Small businesses usually don’t have a large advertising budget, so when they do advertise, it needs to be something that will have a huge impact for a small price. With the advent of online banking, a credit union was experiencing a decrease in the number of customers who actually came into the credit union lobby. They wanted to give out an item that their customers would use while doing their online transactions and keep their name top of mind, so they chose a Thumbs Up phone and tablet holder from supplier Beacon Promotions (UPIC: BEACONP) in New Ulm, Minnesota. It was imprinted with the credit union’s logo and a catchy slogan to hand out to new customers.
Source: Beacon Promotions
Online Orders Are In The Bag
To build sales for its drive-thru service, a restaurant launched a website for customers to order their breakfasts, lunches and dinners online. The fast food restaurant is located in an area that is mainly industrial, with pretty high traffic.
Since most of the customers’ purchases were delivered in paper bags, distributor West Coast Promo Resource (UPIC: diaaaa) in Fullerton, California, suggested bag clips imprinted with the restaurant’s website address to be included with every to-go order. After three months, the restaurant reported that customers were actually requesting the bag clip and online orders had grown to create long lines at the drive-thru during the lunch hour.
Source: West Coast Promo Resource
Start Your Search Engines
VP Racing Fuels, a San Antonio, Texas-based business that provides performance fuels for the motorsport industry, wanted to provide its retail customers and loyal followers with branded merchandise at the click of a mouse. So the 100-employee company partnered with Cheshire, Connecticut-based distributor Barker Specialty Company (UPIC: BARKER) to launch an ecommerce store, VP Performance Gear.
The store serves as a one-stop shop for VP’s expanded line of hats, t-shirts, promotional items and more; items include “Mad Scientist®” and VP Monster Truck-themed products, including a VP Monster Jam® T-Shirt, a Monster Truck plush toy, Monster Truck pennant and even a Mad Scientist bobblehead.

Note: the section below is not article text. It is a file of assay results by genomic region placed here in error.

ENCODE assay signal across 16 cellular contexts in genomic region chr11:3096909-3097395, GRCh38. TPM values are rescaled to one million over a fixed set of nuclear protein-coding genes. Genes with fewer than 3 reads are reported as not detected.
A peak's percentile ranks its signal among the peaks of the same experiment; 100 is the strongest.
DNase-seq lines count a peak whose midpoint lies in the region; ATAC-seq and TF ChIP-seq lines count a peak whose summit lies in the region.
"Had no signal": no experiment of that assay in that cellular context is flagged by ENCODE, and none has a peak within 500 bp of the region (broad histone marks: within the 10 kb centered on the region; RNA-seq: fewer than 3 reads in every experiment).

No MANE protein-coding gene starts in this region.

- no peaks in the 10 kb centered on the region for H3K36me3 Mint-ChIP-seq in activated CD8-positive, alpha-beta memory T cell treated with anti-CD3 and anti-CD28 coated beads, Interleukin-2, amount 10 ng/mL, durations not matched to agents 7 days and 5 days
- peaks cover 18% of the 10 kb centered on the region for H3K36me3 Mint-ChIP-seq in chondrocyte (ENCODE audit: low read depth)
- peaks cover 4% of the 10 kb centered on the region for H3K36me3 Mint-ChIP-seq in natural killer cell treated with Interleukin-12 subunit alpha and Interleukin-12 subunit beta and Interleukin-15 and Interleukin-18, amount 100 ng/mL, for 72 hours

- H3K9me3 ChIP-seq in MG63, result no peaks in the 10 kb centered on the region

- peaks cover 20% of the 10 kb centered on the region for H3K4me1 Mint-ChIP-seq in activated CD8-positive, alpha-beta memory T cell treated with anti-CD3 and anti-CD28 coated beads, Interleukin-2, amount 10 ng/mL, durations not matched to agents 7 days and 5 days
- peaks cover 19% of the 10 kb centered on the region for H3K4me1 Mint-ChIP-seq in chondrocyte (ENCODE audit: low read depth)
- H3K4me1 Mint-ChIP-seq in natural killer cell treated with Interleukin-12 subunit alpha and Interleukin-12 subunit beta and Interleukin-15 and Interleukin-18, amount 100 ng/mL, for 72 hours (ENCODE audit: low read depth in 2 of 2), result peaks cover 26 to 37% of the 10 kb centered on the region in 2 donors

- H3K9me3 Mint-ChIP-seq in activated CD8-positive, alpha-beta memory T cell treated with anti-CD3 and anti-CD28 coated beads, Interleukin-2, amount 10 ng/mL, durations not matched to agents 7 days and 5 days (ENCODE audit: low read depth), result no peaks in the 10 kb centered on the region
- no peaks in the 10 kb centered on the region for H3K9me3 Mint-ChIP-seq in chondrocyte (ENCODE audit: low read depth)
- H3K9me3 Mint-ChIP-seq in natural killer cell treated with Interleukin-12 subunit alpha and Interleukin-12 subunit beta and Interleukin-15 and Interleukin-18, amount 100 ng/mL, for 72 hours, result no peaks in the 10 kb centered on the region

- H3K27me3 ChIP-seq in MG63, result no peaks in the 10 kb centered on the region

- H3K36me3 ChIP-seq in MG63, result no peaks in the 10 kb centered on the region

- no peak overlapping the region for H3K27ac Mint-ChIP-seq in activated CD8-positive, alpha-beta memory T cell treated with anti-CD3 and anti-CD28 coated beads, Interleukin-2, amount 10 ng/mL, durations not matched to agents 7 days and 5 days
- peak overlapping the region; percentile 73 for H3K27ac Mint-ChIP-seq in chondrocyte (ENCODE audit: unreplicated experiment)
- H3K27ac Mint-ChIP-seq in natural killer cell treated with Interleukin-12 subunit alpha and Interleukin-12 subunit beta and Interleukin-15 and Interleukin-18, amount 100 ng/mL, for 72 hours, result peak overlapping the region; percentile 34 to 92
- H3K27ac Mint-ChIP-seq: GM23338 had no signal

Source: VP Racing Fuels
Small Businesses Are A Big Part Of The U.S. Economy
99.7 percent of U.S. businesses are classified as small businesses
97. 7 percent of exporting businesses in 2013 were small firms, generating 33.6 percent of U.S. total known export value
56.8 million U.S. employees work for small businesses; firms with fewer than 100 employees employ the largest share of workers
1.1 million net jobs were created by small businesses in 2013; firms of 250-499 employees reported the greatest gains
Between 2007 and 2012, the number of Hispanic-owned businesses grew 46.3 percent; Hawaiian/Pacific Islander-owned, 45.3 percent; African American-owned, 34.5 percent
In 2014, 11 percent of self-employed respondents identified themselves as veterans; 11.5 percent as male; 7.2 percent as female; and 7.1 percent as minorities.
Feeling The Pinch
The National Federation of Independent Businesses (NFIB) monitors the outlook of small businesses in the U.S., and its most recent report—from June 2016—found that the Index of Small Business Optimism rose seven-tenths of a point, to 94.5. The last time the index rose above the baseline of 100 was December 2014.
The negligible increase, according to the NFIB, reveals high uncertainty and low expectations for better business conditions and investment opportunities. More than 50 percent of reporting businesses said they were trying to hire or were hiring staff, but 48 percent reported being unable to find qualified applicants for open positions. Additionally, inflation in the U.S. prompted 12 percent of small-business owners to reduce average selling prices over the past three months.
Small-Business Sector Trends
Keep these trends in mind when working with clients and prospective partners
• Millennials in management positions
• Mobile ecommerce
• Electronic payment options
• Peer-to-peer lending or crowdfunding
• Same-day local delivery
• Revenue-focused partnerships